Oil prices surged this week on the back of OPEC, with Russia’s support, seriously considering maintaining production cuts.
Oil prices have surged after reports that suggested the Organization of the Petroleum Exporting Countries (OPEC) may extend output cuts until mid 2020, thereby reducing the worldwide oil supply.
The price of West Texas Intermediate (WTI) oil has made gains this week, with the resource jumping from US$57.05 per barrel to US$58.48 between Monday (November 18) and Thursday (November 21), an increase of 2.5 percent.
According to Reuters, OPEC and its allies are likely to maintain cuts when they meet next month with non-OPEC producer Russia, which is sympathetic and would cooperate with OPEC members.
These cuts exist in the context of the US-China trade war, which continues to drag on as both countries work toward a deal. The talks have stalled following rumors that US President Donald Trump may sign two bills in support of protests in Hong Kong.
“Under this scenario, both equities and oil are expected to come under pressure. As talks hit a snag, an upside breakout from the current trading range all of a sudden has become less imminent,” Tamas Varga of oil brokerage PVM said to Reuters.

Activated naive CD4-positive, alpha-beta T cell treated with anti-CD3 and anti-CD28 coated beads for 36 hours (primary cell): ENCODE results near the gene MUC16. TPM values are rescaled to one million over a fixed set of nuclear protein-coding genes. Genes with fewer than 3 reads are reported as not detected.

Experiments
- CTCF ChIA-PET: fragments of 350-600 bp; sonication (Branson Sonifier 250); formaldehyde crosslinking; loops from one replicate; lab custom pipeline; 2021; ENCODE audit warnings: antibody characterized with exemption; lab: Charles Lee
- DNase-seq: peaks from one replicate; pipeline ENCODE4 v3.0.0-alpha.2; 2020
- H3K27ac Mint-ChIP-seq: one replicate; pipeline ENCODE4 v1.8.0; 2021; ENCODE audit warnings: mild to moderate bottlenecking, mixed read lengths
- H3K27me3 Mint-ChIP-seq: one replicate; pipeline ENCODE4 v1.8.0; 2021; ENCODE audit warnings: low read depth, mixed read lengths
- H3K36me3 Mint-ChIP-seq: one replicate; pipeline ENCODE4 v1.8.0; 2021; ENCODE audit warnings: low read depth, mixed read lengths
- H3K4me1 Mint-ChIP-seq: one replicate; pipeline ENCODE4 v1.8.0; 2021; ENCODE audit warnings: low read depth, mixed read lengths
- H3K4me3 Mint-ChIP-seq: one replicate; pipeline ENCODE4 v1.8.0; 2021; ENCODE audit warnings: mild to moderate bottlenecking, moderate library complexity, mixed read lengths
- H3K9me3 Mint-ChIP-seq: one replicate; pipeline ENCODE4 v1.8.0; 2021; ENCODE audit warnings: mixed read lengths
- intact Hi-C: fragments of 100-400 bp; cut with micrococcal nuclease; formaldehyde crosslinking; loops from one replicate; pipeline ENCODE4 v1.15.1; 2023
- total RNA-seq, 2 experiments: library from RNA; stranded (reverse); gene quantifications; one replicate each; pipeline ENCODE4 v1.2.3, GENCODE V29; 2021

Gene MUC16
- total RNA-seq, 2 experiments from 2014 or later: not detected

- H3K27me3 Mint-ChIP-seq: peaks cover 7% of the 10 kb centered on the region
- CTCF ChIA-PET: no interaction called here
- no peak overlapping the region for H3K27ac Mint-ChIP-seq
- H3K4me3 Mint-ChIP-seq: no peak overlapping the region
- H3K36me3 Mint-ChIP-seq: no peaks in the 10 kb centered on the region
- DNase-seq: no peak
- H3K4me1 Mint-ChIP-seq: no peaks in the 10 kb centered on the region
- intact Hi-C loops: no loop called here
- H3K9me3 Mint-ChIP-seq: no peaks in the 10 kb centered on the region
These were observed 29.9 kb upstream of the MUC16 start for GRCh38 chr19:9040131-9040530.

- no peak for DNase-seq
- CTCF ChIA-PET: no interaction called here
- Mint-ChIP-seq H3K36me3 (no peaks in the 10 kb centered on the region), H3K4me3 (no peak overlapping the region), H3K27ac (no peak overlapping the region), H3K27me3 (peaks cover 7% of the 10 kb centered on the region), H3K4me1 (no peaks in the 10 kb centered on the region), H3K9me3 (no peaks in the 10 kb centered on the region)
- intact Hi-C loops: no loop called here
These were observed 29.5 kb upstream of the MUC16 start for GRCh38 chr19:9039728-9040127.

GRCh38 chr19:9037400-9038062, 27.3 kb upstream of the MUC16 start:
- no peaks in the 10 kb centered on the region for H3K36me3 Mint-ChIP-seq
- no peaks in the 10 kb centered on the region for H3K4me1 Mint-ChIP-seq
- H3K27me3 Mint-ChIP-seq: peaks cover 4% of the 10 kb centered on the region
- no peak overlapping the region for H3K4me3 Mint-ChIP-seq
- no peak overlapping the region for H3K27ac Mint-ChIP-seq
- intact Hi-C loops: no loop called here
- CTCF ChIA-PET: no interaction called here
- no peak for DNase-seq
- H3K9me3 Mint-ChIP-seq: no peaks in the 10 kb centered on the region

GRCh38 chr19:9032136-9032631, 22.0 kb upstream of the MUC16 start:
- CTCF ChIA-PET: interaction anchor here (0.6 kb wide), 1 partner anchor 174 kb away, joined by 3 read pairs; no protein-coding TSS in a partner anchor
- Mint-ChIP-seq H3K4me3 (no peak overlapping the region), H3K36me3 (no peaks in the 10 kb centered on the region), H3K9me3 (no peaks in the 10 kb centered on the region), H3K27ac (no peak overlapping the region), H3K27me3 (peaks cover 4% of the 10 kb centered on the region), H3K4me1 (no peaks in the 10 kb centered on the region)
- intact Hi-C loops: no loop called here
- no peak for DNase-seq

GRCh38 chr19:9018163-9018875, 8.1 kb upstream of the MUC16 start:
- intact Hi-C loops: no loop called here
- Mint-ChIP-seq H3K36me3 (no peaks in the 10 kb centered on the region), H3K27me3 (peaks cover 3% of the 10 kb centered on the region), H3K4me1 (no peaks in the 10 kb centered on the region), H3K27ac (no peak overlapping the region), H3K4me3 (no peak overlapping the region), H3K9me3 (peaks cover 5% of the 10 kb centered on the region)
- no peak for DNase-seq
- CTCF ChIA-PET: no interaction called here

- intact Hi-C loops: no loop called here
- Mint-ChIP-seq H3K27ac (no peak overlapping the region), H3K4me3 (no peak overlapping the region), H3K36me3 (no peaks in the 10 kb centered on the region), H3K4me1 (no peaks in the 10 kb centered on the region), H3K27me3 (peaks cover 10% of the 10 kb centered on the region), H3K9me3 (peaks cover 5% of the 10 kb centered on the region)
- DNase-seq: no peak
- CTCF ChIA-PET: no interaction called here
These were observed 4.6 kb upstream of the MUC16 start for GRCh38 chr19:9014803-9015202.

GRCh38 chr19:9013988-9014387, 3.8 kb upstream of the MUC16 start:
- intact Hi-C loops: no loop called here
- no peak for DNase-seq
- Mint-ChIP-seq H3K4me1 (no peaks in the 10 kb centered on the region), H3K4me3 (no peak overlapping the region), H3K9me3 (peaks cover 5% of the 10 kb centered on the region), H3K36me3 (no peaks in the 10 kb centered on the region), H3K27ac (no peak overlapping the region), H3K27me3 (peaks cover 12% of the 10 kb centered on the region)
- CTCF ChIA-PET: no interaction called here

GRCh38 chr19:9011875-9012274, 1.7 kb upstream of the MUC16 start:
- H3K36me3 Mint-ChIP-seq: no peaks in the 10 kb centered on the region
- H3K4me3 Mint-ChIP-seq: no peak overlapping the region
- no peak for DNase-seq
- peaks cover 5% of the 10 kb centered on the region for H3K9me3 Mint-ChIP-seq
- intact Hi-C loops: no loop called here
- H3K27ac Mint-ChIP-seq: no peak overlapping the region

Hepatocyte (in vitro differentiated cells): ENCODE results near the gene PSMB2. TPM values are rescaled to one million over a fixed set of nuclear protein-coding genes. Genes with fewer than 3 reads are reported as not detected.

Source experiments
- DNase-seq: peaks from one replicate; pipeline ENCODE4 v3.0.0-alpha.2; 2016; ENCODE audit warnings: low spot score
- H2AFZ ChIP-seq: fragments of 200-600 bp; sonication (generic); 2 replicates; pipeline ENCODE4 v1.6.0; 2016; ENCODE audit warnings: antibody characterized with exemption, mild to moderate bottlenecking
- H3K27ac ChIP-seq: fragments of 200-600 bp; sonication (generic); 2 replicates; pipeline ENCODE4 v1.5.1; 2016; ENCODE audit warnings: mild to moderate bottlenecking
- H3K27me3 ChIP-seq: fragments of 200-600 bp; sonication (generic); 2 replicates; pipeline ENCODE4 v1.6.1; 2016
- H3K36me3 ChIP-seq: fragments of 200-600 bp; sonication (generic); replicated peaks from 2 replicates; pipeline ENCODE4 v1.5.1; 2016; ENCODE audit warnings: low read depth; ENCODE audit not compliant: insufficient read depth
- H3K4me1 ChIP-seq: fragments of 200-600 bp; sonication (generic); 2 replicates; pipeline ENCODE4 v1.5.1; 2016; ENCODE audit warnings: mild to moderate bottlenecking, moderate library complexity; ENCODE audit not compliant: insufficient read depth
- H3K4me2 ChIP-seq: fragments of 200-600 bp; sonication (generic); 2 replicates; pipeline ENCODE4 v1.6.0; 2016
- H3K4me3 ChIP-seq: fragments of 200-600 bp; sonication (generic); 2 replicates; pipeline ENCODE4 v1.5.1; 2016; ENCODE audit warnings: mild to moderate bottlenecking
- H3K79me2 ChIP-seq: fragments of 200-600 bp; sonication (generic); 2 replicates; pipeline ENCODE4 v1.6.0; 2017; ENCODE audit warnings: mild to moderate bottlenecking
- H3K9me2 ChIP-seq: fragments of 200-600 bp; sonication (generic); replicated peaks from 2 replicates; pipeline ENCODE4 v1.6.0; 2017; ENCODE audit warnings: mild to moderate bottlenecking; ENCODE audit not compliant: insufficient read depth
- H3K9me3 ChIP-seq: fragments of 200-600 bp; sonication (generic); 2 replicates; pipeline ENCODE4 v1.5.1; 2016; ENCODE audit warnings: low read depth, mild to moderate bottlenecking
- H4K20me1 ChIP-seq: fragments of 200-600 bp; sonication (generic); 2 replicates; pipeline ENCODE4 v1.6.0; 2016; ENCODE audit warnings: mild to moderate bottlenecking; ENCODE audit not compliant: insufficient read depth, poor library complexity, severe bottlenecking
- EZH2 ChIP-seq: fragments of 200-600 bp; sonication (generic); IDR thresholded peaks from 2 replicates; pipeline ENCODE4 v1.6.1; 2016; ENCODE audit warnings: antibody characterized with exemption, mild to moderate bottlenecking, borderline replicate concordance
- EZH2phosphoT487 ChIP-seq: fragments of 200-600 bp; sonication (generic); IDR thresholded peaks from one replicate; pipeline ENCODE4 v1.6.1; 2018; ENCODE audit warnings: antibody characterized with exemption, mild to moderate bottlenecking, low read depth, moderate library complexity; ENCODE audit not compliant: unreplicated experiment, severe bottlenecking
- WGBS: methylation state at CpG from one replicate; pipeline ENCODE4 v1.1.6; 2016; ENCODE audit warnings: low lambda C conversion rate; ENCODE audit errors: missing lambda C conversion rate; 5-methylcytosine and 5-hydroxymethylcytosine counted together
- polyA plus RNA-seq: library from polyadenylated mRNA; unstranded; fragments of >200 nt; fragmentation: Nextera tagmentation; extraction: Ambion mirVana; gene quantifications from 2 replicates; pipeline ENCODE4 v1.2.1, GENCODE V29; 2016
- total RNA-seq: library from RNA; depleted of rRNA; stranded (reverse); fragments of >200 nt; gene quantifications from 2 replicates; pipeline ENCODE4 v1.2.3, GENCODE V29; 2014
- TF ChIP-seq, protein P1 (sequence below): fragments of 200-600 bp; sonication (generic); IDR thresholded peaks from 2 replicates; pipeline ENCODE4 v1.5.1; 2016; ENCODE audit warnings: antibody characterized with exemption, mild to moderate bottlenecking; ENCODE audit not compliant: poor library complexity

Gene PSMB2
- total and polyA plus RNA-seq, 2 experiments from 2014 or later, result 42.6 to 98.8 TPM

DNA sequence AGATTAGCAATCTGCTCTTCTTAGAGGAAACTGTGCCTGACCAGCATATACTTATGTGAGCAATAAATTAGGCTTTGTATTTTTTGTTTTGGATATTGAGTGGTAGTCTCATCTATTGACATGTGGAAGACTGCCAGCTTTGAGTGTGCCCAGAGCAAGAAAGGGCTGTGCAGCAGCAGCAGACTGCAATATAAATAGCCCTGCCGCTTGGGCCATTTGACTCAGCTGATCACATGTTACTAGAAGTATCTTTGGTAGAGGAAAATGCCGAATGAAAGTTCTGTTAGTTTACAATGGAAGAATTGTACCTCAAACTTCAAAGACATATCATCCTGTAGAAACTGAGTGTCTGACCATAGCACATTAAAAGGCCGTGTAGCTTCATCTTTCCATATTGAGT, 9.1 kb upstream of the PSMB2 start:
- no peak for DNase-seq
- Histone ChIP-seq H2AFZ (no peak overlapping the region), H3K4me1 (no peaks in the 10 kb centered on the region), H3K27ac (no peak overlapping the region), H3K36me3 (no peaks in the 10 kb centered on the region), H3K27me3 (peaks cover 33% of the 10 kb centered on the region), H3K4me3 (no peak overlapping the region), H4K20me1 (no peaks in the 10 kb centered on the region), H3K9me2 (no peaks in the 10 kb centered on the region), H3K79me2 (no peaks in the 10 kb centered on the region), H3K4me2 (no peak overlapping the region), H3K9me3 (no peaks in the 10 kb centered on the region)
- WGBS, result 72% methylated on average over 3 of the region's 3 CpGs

This week also marked the beginning of the CN Rail (TSX:CNR,NYSE:CNI) strike, which has negatively impacted oil given the reliance on trains to transport crude in Canada. It was estimated that 200,000 barrels of crude were shipped by train in June 2019, breaking previous records.
Transportation has been a significant problem for Canadian oil for much of 2019, as lack of infrastructure has undermined the substantial output, which has grown by 331,000 barrels per day year-over-year.
“We have already seen production exceed pipeline egress capacity from the basin, and by the end of 2018 this led to high levels of pipeline apportionment and wide price differentials to North American benchmarks,” Mark Pinney, manager of natural gas and transportation for the Canadian Association of Petroleum Producers, said to the Investing News Network previously.
“In January, the Alberta government imposed its oil curtailment program that was intended to reduce the high inventory levels of crude oil that had built up in the province and to encourage basis differentials to be more aligned with transportation costs and crude quality differences,” he added.
According to FocusEconomics’ October report, it is likely that the brent crude oil price will recover some of the gains it lost during the summer, while WTI crude oil is likely to stay at relatively low levels as both proceed into Q4 2019.
As of 2:56 p.m. on November 21, WTI oil traded for US$58.58.
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Securities Disclosure: I, Sasha Dhesi, hold no direct investment interest in any company mentioned in this article.